SECRETARY OF STATE Haig's return to Washington suggests he did not receive from the Argentines an offer he thought worth conveying in person to the British. This is too bad; but there are worse things than giving it your best shot, as Mr. Haig clearly has done, and falling short. One worse thing would have been to try to peddle to the British an Argentine position that was unprincipled and nonnegotiable. That seems to be what the generals in Buenos Aires had in mind for Mr. Haig to do. Argentina has insisted throughout on having its sovereignty over the "Malvinas" recognized all around at once. The secretary's consistent view has been that the sovereignty issue should be put off for negotiation later.

There is the heart of it. From the start of the Falklands affair there has been only one substantive issue: the attitude one should take toward the Argentine effort to assert sovereignty over disputed territory by force. True, many nations have acquired their territory in the past this way, but most of the countries of the world clearly decided after World War II not to condone that method any more. To indulge Argentine aggression in the Falklands would be to trample what is no less than the fundamental principle of contemporary world order. It would, moreover, have immediate and potentially vast practical consequences. Israel, for instance, may be contemplating asserting its sovereignty in the West Bank, Syria in parts of Lebanon, Turkey in Northern Cyprus and so forth. Such countries must be keenly watching whether Argentina gets away with its grab.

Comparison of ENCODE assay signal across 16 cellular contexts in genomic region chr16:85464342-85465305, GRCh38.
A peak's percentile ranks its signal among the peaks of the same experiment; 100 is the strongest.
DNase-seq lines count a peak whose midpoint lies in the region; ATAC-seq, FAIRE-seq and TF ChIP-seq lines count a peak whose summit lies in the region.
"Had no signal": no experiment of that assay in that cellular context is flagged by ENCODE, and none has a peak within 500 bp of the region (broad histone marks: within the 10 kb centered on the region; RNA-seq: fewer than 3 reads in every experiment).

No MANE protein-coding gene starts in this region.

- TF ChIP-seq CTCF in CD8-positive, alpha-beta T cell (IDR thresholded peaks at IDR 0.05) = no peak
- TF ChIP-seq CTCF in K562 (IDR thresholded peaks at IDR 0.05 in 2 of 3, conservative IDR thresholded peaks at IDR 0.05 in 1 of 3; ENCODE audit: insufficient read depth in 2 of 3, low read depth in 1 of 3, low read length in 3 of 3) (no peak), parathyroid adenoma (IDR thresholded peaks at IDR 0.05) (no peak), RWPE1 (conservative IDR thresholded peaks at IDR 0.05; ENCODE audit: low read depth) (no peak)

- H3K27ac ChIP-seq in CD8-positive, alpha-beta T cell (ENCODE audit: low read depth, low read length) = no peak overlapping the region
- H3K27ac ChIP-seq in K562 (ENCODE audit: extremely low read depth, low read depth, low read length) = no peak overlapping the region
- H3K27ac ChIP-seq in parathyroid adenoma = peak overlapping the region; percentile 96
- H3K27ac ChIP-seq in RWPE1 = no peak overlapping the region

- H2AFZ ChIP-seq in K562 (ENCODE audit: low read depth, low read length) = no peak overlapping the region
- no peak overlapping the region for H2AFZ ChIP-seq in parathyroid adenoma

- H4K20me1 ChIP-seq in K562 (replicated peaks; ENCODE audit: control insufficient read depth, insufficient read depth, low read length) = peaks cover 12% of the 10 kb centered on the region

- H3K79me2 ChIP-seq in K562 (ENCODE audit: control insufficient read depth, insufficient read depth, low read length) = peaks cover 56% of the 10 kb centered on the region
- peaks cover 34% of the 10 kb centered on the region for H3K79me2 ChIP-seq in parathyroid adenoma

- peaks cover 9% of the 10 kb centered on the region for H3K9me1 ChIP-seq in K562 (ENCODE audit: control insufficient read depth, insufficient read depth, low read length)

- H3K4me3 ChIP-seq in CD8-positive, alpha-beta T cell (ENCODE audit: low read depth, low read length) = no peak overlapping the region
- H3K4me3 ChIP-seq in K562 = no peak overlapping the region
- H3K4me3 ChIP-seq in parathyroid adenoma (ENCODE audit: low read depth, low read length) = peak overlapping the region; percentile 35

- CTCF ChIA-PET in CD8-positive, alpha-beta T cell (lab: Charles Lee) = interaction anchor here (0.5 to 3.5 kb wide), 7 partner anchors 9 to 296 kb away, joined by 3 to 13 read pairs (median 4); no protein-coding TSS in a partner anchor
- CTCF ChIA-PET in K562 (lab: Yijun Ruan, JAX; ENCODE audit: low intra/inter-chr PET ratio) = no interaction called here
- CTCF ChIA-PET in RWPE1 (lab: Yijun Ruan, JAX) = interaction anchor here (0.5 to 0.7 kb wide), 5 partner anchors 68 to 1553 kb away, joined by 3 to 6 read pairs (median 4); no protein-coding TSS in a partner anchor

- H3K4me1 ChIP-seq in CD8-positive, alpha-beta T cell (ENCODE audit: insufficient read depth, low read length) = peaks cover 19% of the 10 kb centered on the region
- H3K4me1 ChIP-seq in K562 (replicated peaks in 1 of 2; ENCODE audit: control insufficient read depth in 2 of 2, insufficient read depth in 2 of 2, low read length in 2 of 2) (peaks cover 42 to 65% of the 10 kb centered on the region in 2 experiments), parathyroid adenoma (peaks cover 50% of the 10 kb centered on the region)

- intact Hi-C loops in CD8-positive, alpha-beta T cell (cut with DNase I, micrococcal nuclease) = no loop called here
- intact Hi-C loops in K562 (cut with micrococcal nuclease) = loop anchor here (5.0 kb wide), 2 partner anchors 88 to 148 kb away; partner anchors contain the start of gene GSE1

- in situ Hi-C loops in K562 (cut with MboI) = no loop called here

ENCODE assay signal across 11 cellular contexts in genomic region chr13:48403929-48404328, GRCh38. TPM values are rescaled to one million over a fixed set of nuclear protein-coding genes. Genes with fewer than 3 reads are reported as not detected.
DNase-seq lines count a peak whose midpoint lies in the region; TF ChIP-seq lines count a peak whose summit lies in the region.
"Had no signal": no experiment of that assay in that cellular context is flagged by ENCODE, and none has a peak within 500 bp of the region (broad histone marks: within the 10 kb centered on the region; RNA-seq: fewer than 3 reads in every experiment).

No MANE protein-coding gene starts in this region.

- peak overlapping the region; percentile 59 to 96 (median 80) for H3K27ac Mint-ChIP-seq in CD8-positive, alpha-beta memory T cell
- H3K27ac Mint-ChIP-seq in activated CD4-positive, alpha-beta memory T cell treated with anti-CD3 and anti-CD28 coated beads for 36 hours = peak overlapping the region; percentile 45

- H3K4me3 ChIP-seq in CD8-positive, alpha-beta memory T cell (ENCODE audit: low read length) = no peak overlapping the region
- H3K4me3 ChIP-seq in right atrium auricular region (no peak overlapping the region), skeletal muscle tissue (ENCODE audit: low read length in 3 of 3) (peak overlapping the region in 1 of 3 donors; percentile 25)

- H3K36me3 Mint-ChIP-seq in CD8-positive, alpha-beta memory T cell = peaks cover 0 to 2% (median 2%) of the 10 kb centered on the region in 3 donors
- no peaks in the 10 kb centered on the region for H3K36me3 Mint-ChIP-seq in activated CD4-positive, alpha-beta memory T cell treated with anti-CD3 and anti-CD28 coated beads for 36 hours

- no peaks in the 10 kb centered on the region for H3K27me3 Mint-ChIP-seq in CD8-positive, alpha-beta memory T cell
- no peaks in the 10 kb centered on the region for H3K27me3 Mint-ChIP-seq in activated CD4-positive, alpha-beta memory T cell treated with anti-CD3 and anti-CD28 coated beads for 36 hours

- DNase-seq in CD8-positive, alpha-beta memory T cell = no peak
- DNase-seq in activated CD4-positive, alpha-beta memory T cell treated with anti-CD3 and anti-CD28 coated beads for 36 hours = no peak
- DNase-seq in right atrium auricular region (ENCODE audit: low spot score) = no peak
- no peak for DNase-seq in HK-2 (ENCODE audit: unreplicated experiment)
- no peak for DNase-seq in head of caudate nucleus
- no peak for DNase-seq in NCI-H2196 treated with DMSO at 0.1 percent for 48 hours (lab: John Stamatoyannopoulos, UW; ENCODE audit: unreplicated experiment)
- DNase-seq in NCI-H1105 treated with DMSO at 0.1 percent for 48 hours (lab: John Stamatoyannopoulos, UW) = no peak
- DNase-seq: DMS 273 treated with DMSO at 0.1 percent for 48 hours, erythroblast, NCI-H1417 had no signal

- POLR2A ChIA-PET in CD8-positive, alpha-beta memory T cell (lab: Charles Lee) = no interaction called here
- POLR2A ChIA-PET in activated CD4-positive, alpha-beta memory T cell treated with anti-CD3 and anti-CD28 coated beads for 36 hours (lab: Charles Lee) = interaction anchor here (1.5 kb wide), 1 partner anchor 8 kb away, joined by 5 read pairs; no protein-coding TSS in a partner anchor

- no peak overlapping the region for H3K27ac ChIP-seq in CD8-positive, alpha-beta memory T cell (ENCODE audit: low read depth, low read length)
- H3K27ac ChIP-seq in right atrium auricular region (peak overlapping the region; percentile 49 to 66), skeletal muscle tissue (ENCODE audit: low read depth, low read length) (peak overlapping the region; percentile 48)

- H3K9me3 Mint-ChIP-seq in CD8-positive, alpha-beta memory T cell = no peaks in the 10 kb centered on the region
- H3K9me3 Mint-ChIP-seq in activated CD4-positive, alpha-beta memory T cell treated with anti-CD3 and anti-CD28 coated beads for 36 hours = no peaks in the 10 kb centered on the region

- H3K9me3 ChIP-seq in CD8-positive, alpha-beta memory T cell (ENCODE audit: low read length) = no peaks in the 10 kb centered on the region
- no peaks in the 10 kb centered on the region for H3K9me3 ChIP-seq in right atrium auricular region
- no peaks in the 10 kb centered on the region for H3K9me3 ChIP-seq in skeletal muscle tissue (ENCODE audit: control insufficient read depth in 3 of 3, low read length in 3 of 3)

Fortunately, the argument of principle coincides with the argument of friendship. The United States, and not just this administration, is as close to Mrs. Thatcher's Britain as it is to any nation anywhere. There is no similar closeness to Gen. Galtieri's Argentina, even after the Reagan administration's geopolitical fancy is factored in.

During the Haig mediation, there was good reason for the United States to swallow criticism (from both the Argentines and the British) and to work for the best possible diplomatic access to both sides. But if Argentina has now made further American mediation pointless, then the administration will be free to take a position arising in the first instance from alliance considerations. It is not every day that this country gets to support both a principle and a friend.